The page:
So far I've limited myself to talking about the features of the iPhone as it comes 'out-of-the-box'. The true beauty of the device, however, is the ability to choose from a vast range of new applications which extend the device's capability in almost any direction you can imagine. Applications have to be downloaded from Apple's 'App Store', either through your computer or the phone itself; lots of these are free, whilst some have a cost ranging from 30p to £10, chargeable to your iTunes account. The variety of applications available is impossible to capture in a review, but the highlights range from applications providing easy access to popular social networks like Facebook, Myspace or Last.fm, through a wide range of addictive games such as Checkers or Labyrinth (many of which use the phone's clever tilt functionality), to such wonders as Shazam, a clever service which instantly recognises a song which is playing in a shop, club or anywhere else and informs you of the title and artist, in addition to Google Earth, instant messengers and a handy currency converter. Whatever you want your iPhone to do, it's likely that someone has written an application to make it possible, making the App Store one of the main draws of the iPhone and truly setting it apart from competing phones. There's even an official 'Remote' app to control the music that's playing on your computer over your wireless network.

** Practicalities **

Now I've whet your appetite for the iPhone, I sadly have to finish with a few nasty practicalities. Possibly the biggest problem is that in almost every country, the iPhone is exclusive to one mobile provider, normally that which gives Apple the most money. In the UK, this means that it's only possible to use the iPhone on the O2 network - nobody's managed to unlock the iPhone 3G to work on another network, and even a successful attempt will probably break some of the phone's functionality. Whether this is a problem for you depends on your view of O2 and their network coverage in your area.

What's more, the iPhone, it has to be said, isn't cheap. The contract flavours of the iPhone can only be used on special iPhone tariffs, which will see you paying a minimum of £30 a month for 18 months, inclusive of just 75 free minutes and 125 texts, although unlimited web browsing is also included. With the cheaper contracts, O2 will also charge you £99 to purchase the 8GB iPhone and £169 for the 16GB version; getting the handset for nothing will require you to sign a £45-per-month contract for the 8GB and £75 per month for the 16GB. The iPhone is also available as a pay-as-you-go phone; in this way you're not tied into a contract, but you'll pay a wallet-busting £349 or £399 for the 8GB and 16GB iPhones, respectively. O2 will kindly give you a year's free internet browsing on the pay-as-you-go iPhone, but subsequent unlimited browsing will require a £10 per month subscription. Whichever way you look at it, then, the privilege of owning the iPhone will take its toll on your wallet.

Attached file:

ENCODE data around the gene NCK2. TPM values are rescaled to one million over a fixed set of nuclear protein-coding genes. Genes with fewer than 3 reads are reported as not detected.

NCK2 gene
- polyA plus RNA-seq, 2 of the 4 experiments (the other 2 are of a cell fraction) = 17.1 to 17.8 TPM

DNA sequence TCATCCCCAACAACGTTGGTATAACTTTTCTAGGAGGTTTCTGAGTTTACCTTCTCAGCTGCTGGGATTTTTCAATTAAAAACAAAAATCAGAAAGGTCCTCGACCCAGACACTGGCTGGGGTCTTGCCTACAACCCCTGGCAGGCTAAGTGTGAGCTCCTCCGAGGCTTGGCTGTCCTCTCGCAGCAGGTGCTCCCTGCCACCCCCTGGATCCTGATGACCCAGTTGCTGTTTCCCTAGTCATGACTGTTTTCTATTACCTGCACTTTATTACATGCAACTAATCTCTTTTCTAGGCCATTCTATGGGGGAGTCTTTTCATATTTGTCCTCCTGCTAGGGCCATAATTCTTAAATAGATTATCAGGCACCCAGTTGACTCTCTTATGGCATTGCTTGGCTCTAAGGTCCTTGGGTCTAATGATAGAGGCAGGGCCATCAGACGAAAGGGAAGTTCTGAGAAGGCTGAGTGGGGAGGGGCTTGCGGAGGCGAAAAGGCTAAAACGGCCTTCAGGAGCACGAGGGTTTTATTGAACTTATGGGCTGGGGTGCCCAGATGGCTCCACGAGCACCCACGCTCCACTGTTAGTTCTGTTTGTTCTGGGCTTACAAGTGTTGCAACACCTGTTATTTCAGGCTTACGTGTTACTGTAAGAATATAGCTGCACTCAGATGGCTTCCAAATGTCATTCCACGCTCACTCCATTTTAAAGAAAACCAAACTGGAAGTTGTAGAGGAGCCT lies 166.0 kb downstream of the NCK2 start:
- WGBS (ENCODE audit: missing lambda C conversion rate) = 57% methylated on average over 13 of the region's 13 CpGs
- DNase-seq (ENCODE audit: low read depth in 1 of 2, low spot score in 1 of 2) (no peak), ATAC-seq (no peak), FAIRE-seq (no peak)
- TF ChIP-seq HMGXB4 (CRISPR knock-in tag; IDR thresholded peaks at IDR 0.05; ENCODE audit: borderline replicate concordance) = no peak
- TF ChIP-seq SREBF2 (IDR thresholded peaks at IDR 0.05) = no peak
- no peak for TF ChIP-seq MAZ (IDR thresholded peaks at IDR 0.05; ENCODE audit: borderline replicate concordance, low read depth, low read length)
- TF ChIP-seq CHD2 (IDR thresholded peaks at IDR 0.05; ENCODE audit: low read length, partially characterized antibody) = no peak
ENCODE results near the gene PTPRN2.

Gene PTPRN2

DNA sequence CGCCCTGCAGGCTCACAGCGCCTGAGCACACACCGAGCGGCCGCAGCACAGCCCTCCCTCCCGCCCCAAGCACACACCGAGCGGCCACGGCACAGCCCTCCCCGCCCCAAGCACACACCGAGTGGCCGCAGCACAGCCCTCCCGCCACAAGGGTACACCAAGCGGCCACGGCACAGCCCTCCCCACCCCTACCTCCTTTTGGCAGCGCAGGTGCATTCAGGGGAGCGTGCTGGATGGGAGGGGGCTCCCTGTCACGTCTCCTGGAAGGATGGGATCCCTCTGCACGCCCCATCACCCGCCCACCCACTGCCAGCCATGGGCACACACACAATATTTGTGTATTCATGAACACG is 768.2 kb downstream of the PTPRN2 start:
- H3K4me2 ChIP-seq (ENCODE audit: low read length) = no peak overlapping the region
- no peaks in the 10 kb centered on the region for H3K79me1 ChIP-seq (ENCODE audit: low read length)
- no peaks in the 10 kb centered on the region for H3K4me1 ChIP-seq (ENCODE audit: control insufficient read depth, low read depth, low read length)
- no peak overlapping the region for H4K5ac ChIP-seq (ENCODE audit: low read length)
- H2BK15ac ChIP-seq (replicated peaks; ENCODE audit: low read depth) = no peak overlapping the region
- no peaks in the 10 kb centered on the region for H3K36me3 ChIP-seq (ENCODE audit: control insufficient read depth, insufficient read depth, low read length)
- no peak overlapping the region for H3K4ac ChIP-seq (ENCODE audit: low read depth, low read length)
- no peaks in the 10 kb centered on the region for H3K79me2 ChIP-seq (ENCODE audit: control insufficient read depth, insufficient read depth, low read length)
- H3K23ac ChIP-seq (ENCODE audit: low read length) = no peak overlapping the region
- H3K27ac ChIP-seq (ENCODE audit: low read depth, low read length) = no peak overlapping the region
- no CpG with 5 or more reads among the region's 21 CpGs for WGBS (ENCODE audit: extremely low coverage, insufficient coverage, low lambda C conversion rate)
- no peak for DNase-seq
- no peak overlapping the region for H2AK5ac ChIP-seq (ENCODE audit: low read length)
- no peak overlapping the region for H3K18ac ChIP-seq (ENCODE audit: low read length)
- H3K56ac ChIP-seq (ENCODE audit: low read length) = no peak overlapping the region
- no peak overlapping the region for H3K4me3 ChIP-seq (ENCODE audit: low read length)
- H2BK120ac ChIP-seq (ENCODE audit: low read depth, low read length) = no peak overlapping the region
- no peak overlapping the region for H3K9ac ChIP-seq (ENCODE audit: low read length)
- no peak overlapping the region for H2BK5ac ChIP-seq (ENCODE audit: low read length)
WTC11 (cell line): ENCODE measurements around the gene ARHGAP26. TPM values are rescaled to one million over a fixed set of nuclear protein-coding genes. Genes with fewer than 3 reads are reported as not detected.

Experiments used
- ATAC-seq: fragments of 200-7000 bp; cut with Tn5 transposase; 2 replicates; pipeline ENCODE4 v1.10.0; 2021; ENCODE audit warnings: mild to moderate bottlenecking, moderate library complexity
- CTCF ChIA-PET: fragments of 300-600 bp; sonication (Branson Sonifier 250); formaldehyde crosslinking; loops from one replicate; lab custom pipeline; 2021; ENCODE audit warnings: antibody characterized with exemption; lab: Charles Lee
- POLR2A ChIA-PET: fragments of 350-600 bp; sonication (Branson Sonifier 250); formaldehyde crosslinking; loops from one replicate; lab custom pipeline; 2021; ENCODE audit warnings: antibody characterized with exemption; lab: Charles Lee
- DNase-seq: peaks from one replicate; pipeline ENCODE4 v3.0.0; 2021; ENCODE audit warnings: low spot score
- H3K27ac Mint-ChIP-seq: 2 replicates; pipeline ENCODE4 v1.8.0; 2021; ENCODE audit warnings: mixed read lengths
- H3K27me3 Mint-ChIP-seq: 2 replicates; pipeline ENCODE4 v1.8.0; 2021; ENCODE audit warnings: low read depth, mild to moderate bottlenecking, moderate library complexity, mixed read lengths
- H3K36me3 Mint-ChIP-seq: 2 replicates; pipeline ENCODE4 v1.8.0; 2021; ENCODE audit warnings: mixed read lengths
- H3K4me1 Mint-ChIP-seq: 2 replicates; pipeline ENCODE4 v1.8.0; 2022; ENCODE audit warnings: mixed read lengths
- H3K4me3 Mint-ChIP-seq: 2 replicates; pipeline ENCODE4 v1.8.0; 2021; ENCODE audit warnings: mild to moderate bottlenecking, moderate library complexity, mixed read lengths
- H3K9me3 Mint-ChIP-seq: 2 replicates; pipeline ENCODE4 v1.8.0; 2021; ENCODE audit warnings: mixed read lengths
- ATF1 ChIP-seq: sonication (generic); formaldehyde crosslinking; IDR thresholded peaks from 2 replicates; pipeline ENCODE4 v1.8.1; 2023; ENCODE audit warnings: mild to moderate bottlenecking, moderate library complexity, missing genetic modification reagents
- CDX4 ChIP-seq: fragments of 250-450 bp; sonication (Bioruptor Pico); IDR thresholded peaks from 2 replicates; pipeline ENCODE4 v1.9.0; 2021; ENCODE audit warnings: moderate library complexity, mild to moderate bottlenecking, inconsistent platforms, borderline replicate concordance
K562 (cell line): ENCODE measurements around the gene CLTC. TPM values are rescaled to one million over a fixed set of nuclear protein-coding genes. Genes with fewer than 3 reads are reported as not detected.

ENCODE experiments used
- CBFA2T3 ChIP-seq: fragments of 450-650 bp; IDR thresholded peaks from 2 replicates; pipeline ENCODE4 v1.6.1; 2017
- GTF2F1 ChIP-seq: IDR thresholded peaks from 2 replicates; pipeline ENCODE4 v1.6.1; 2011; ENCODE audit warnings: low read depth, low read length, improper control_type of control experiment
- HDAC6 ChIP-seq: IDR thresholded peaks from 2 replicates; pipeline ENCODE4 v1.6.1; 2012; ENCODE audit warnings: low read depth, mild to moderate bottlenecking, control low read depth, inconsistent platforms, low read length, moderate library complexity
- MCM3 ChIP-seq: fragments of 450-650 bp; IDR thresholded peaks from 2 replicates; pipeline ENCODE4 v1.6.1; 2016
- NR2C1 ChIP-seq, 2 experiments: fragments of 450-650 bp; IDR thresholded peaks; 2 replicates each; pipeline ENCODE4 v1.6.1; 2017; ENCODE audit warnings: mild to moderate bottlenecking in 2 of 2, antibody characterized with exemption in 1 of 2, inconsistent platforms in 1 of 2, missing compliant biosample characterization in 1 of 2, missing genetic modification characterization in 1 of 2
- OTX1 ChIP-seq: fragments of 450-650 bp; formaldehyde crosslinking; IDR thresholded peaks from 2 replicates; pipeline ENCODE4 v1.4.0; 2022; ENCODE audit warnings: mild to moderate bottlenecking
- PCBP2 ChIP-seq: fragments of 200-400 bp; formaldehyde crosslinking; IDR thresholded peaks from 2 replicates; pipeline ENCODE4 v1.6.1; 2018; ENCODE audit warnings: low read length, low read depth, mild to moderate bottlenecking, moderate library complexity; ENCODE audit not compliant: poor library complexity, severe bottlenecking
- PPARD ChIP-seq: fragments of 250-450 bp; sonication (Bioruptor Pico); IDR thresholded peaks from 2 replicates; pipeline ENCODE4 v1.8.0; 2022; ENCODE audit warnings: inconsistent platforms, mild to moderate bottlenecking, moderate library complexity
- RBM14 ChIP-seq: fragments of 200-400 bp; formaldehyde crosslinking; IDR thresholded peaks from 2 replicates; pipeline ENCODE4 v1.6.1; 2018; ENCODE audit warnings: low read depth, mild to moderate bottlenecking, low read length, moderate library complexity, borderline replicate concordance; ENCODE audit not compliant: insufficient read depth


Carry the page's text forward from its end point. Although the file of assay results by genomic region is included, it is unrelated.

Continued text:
Last but not least, a word on battery life. As you may know, the iPhone's battery isn't removable, which rules out the possibility of carrying a spare battery with you. Battery life is advertised as up to 10 hours talk time and a hefty 300 hours standby time, but what you'll get in reality depends on your usage of the phone. If you use the handset fairly lightly for calls and texts, you'll probably get between three and five days of usage before you need to recharge. On the other hand, if you make heavy use of the phone's internet capabilities, and in particular if you use the GPS mapping heavily, expect to be charging your iPhone every day. Fortunately, the phone charges quickly either from the mains or from your PC. A mains charge from flat to about 80% charged will take an hour or so; charging to full capacity or from a PC can take substantially longer.

In conclusion, I love my Apple iPhone. In spite of this, an unequivocal recommendation isn't possible and might just be misleading, because your view of the iPhone will depend so much on the role your mobile phone plays in your life. If you want to be at the forefront of mobile phone technology, enjoying a wonderful user interface, a massive range of applications and intuitive and almost universally available internet connectivity, in addition to the best music player on the market, then the iPhone 3G might well be for you, especially if you don't mind paying for the privilege. Yet if you see your phone primarily as a phone, and iPods, sat-navs and online games of Texas Hold 'Em as distracting gimmicks, then the iPhone is likely to be a phenomenal and frustrating waste of your money. The Apple iPhone, then, is ultimately as polarising and idiosyncratic as Steve Jobs himself.

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Comments on this review

  • bermudaviper published 24/03/2010
    Great review, sums it up perfectly.